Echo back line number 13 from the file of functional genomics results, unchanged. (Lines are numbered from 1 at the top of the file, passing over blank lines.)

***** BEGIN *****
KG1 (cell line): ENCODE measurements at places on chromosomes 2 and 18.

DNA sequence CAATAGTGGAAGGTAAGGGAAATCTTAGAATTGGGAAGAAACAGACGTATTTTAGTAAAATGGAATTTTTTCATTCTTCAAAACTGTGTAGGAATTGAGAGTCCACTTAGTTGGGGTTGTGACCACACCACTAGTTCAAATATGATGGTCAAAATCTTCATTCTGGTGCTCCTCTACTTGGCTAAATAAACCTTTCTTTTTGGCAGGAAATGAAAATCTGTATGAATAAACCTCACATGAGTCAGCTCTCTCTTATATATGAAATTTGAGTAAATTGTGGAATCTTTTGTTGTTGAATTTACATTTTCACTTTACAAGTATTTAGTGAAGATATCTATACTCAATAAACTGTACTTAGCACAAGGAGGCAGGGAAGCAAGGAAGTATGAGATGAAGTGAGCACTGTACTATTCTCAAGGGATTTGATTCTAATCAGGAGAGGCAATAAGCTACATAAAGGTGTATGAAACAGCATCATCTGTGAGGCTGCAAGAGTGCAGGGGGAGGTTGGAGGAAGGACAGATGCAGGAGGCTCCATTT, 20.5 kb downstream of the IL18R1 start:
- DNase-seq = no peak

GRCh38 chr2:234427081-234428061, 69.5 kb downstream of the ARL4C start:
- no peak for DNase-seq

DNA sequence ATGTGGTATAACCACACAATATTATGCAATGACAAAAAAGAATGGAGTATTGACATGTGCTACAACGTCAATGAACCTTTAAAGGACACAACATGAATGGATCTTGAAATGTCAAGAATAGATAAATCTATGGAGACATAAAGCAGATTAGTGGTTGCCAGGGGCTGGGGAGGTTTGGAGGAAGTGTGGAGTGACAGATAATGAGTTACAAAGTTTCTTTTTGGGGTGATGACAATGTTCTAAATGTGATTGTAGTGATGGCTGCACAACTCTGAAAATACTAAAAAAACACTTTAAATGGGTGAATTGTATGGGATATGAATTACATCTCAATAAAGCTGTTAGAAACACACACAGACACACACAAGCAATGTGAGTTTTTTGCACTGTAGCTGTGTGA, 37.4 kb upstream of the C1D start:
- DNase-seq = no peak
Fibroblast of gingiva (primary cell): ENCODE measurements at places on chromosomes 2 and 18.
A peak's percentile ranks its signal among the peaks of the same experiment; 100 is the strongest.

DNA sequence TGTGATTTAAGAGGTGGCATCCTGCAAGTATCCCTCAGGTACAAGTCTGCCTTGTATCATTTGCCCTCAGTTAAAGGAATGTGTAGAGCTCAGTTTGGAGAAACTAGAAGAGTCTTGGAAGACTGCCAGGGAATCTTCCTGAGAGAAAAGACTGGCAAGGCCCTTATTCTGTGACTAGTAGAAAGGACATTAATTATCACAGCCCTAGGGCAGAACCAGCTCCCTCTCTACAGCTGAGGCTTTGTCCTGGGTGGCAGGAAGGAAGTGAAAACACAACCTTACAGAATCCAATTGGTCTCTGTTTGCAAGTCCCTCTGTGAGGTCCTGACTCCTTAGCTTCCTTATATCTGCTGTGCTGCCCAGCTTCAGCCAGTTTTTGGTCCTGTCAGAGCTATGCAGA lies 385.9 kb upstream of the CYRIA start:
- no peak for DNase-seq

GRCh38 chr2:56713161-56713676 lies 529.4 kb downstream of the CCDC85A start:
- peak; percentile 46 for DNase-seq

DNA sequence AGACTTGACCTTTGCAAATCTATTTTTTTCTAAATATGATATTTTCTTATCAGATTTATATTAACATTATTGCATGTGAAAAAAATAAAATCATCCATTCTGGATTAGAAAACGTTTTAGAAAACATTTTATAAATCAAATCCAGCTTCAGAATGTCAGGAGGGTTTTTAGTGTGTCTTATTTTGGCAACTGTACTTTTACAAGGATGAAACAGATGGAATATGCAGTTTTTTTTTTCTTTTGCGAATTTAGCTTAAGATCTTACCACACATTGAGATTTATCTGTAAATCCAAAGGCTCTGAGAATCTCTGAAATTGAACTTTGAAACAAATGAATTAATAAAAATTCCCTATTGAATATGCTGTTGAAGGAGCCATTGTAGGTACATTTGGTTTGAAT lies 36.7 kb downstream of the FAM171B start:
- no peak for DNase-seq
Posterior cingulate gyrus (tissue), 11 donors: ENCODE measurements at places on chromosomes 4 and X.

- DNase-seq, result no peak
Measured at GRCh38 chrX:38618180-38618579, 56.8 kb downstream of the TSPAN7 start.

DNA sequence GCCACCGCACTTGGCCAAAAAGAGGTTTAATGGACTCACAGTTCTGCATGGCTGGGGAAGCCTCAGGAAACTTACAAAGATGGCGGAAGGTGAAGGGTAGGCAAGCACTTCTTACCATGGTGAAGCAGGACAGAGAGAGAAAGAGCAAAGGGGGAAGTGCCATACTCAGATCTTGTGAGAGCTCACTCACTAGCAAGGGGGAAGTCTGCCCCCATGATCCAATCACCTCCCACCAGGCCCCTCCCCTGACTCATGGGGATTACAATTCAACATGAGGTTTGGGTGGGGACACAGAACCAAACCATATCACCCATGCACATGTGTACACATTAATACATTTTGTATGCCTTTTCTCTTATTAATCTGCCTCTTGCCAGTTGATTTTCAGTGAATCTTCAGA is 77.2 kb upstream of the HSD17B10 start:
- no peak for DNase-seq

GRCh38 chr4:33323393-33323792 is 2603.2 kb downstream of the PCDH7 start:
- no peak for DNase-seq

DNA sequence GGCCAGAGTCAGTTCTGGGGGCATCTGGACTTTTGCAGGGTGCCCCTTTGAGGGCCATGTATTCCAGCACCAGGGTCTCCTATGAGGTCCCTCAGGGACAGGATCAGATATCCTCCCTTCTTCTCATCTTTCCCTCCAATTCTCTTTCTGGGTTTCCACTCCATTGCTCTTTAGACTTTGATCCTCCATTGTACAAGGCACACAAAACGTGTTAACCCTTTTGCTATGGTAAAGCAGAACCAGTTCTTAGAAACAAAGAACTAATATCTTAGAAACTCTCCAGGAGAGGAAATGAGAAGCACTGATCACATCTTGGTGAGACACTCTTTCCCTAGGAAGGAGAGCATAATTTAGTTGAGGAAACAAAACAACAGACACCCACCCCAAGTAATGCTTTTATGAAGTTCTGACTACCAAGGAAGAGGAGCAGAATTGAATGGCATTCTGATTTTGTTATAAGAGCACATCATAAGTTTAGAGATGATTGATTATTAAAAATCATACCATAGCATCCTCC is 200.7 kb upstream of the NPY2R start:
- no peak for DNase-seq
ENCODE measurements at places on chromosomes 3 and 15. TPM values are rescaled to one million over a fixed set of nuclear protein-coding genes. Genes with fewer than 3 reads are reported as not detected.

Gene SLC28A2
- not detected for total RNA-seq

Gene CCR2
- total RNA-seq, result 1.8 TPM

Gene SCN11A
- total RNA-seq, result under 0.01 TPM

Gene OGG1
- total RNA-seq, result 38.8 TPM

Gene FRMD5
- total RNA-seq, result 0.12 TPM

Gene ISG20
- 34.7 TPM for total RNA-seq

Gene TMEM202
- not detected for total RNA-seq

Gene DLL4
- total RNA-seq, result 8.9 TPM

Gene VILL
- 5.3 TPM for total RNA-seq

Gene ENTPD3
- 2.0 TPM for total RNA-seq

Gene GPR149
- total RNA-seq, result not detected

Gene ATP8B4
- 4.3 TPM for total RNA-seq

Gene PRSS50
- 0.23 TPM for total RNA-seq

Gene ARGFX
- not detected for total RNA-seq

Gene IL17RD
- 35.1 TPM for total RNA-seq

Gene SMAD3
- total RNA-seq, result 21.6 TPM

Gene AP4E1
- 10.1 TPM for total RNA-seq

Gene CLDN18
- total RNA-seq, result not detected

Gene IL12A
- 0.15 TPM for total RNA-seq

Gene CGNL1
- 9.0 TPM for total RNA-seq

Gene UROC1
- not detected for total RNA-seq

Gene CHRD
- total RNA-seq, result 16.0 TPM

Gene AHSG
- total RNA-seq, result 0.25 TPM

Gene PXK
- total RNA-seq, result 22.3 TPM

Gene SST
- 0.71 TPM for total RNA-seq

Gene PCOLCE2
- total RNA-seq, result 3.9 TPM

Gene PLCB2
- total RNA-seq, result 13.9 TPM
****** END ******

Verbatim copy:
- peak; percentile 46 for DNase-seq